The Principles and the Details of the Law

  • Harav Yehuda Amital

Sicha for Shabbat from the Roshei Yeshiva
Yeshivat Har Etzion


PARASHAT BEHAR

 

SICHA OF HARAV YEHUDA AMITAL SHLIT"A

The Principles and the Details of the Law

Summarized by Matan Glidai

Translated by Kaeren Fish

 

At the beginning of the parasha, Rashi quotes the Torat Kohanim, asking:

"What is the connection between shemitta and Har Sinai? (I.e., why are we told explicitly, before the laws of shemitta are set out, that God said this 'at Har Sinai'?) Were not all the laws taught at Sinai?

[It teaches us that] just as the general principles, laws and details of shemitta were taught at Sinai, so the general ideas, laws and details of all the mitzvot were taught at Sinai."

Rashi and the Ramban differ in their interpretation of this explanation. According to Rashi, the Torah is teaching us here that even those mitzvot that were taught in the plains of Moav (at the end of the forty-year journey) were also taught at Sinai. The Ramban, on the other hand, follows a more literal interpretation of the Torat Kohanim, explaining that the Torah is teaching us that just as the general principles of shemitta were taught at Sinai ("In the seventh year you shall let it rest and lie fallow, so that the poor or your nation may eat" – Shemot 23:11) and the details were taught there as well (as we see in our parasha), so it was with all the mitzvot – not only the general principles were taught at Sinai, but also all their details.

With this in mind, we need to understand why the Torah chooses to teach us this lesson specifically in the context of the laws of shemitta.

It seems that the Torah was concerned with the possibility that people would observe the general principles but not the details. People are sometimes prepared to accept the general principles of the Torah, but when it comes to the smaller details, whose relation to the overall idea is not immediately apparent, they have difficulty in fulfilling them. The general principles of Judaism are easy enough to "sell," but the details present much greater difficulty.

Let us take, for example, the laws of Shabbat. The idea of one day of rest from work every week is accepted and practiced today worldwide, but if it also entails a prohibition of switching on lights, etc., the whole package becomes less attractive. Rav Kook writes that the reason for secularization in his generation was not contempt for the ideals of the Torah, but rather that people were not prepared to live up to the detailed daily demands of the law.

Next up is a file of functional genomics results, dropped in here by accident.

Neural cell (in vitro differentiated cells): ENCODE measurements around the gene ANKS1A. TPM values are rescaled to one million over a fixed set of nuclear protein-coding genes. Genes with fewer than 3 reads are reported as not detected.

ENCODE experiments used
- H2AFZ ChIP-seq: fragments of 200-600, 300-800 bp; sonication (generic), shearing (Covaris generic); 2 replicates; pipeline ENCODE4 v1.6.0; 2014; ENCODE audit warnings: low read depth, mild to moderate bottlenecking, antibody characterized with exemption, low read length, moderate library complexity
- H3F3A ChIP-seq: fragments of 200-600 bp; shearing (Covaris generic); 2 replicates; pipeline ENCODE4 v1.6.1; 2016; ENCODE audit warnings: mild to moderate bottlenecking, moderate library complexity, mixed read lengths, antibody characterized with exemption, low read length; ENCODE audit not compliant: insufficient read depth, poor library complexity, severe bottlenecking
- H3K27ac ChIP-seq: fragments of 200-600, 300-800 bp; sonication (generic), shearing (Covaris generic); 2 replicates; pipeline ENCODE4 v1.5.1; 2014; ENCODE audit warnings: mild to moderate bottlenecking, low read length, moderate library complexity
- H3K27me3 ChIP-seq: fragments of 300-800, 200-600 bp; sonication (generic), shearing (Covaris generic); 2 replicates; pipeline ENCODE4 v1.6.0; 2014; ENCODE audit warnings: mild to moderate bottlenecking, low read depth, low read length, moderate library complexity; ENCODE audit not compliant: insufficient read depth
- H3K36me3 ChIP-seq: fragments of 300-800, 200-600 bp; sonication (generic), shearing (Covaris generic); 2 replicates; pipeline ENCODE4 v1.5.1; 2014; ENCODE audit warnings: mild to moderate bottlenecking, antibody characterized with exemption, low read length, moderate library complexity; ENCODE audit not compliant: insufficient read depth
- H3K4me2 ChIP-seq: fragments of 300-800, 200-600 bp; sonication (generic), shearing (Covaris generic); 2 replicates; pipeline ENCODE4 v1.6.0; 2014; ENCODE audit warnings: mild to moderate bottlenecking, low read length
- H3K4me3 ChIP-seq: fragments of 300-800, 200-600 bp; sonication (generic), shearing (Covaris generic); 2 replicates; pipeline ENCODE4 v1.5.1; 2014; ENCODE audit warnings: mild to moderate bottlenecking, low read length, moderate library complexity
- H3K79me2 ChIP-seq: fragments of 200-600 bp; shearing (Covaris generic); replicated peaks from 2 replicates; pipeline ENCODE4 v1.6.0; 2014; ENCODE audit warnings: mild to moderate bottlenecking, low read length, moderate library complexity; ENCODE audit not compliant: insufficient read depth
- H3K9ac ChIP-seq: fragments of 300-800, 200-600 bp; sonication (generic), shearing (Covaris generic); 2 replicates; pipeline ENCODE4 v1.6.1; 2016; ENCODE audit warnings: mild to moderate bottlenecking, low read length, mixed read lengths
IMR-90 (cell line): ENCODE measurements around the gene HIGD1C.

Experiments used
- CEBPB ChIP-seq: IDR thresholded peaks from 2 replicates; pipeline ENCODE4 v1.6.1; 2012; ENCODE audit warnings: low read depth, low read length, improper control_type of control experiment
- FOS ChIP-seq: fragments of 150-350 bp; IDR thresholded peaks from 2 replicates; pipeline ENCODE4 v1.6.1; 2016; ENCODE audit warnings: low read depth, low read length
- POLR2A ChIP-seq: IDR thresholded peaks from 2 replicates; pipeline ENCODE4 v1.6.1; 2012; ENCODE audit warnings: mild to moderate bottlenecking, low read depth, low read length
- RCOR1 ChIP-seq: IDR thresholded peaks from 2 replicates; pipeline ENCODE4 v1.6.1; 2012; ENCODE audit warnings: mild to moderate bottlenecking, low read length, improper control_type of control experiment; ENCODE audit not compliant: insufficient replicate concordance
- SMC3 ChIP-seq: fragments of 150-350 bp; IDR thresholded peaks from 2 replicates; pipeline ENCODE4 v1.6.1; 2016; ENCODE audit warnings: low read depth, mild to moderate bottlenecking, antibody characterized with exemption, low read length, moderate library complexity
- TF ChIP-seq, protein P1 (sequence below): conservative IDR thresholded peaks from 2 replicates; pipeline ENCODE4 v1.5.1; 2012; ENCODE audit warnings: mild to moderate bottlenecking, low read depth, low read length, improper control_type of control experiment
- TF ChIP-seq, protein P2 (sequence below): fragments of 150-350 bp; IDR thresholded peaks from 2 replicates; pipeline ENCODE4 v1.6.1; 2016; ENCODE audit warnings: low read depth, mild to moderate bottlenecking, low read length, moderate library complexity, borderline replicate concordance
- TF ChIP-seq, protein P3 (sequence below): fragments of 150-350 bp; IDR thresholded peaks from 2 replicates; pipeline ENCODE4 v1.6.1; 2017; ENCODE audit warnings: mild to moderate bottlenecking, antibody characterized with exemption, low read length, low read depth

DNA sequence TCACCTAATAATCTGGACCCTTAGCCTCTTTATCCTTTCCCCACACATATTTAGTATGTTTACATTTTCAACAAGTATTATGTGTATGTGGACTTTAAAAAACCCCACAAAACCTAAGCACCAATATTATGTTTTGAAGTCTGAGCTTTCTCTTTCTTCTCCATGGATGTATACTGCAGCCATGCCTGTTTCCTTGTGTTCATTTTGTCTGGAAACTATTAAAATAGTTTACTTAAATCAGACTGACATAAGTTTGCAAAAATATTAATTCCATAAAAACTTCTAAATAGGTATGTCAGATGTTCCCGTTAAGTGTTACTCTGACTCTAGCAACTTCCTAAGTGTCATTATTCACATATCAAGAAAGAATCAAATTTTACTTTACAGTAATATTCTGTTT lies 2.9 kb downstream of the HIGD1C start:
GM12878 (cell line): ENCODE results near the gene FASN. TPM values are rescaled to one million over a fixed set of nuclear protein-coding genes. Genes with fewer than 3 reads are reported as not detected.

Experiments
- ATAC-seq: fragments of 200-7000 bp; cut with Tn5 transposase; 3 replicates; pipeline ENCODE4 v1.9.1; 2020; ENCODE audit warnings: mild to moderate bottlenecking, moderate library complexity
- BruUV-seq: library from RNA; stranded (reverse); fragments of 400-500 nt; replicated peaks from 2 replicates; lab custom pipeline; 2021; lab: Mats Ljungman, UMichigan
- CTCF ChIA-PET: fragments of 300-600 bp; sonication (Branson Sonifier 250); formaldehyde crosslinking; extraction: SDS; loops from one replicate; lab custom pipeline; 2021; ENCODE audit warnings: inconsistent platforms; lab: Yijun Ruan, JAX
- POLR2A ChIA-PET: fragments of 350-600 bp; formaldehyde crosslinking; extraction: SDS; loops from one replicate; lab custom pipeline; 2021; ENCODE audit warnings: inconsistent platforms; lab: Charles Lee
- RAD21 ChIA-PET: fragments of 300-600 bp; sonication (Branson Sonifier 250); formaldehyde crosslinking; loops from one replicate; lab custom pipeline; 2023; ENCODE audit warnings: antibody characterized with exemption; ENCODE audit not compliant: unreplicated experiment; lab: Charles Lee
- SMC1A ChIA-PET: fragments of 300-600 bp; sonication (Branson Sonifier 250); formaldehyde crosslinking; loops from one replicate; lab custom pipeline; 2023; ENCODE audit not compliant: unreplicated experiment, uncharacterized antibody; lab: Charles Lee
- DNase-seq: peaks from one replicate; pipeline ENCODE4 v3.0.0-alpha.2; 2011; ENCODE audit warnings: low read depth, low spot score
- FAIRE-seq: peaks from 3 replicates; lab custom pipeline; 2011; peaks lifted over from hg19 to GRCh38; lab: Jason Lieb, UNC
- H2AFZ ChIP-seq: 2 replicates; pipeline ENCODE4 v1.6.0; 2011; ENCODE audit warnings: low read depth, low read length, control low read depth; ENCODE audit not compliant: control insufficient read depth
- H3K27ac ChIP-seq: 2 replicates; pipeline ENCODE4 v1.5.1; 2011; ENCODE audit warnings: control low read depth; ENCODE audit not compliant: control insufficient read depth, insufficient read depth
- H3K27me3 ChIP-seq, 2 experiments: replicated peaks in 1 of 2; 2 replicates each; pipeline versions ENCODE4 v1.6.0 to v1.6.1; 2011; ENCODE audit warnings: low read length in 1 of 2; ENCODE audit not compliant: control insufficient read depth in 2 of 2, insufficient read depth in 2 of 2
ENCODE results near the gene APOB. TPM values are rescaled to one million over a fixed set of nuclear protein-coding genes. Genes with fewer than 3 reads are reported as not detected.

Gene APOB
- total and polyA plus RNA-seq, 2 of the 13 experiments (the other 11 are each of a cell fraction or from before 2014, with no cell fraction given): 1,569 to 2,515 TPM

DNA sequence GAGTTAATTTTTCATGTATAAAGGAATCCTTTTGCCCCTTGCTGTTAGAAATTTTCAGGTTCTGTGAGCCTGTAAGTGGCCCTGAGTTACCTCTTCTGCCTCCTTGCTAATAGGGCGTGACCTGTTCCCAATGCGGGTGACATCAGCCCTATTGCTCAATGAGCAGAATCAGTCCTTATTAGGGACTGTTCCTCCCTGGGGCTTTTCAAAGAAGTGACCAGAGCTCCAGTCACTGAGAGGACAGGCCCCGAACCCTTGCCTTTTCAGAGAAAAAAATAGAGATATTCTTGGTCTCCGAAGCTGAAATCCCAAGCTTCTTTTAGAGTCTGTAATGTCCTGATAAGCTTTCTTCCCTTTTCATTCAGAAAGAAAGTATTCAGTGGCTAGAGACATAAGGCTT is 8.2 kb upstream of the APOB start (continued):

On the other hand, the reverse phenomenon also exists: there are people who are so engrossed in the details that they lose sight of the general priniciples. Today, the search extra stringencies and the desire to set up new "boundaries around the Torah" has sometimes led people to ignore the goals of the mitzvot.

The Torah thus wished to stress the importance of both the general principles and the nitty-gritty details.

Many people have addressed the reason for the mitzva of shemitta, but the gemara itself already offered a reason:

"God said to Israel: Plant for six years and let it lie fallow the seventh so that you will know that the land is Mine." (Sanhedrin 39a)

Rashi there (s.v. Kedei) explains:

"So that your heart will not grow haughty with the prosperity of your land, leading you to forget the Yoke of His Kingship."

Essentially, this same explanation appears in the Torah itself:

"And the land shall not be sold for eternity, for Mine is the land, for you are strangers and sojourners with Me." (Vayikra 25:23)

The mitzva of shemitta thus comes to teach us that even if one works the land and makes it yield fruit, he must always recall that he is not its owner; it belongs to God.

In his Moreh Nevukhim (III:39), the Rambam writes that one of the reasons for shemitta is that the land becomes more fertile if we leave it fallow every so often. The Abarbanel and others take him to task for this: Do the mitzvot come to give us agricultural advice? In fact, the Rambam himself wrote (III:28) that the mitzvot come either to give us correct opinions (on matters of divinity), to improve our character traits, or to improve our society! Thus, it seems that we should interpret the Rambam along the lines we suggested above: the mitzva of shemitta tells us that it is God who determines how we should work the land, for the land is His and we are but "strangers and sojourners" on it.

In light of all of this, it is understandable why the Torah chooses the laws of shemitta as the opportunity to teach us that we are obligated to observe not only the general principles but also the details. Shemitta is one of the very few mitzvot where the function of every detail is understood - the Torah forbids us to sow, reap, prune, etc., in order that we should remember that we are not the real owners of the land. Every detail comes to teach the same lesson: that only God decides what will happen to the land, because the land is in fact His and not ours. Therefore, the Torah wishes to tell us that just as in the case of the mitzva of shemitta it is understood that we are to fulfill both the principle and all the details, likewise when it comes to all the other mitzvot, both aspects must be observed - even though sometimes the connection between them is less clear to us.

(Originally delivered on leil Shabbat Parashat Behar-Bechukotai 5744 [1994].)

 


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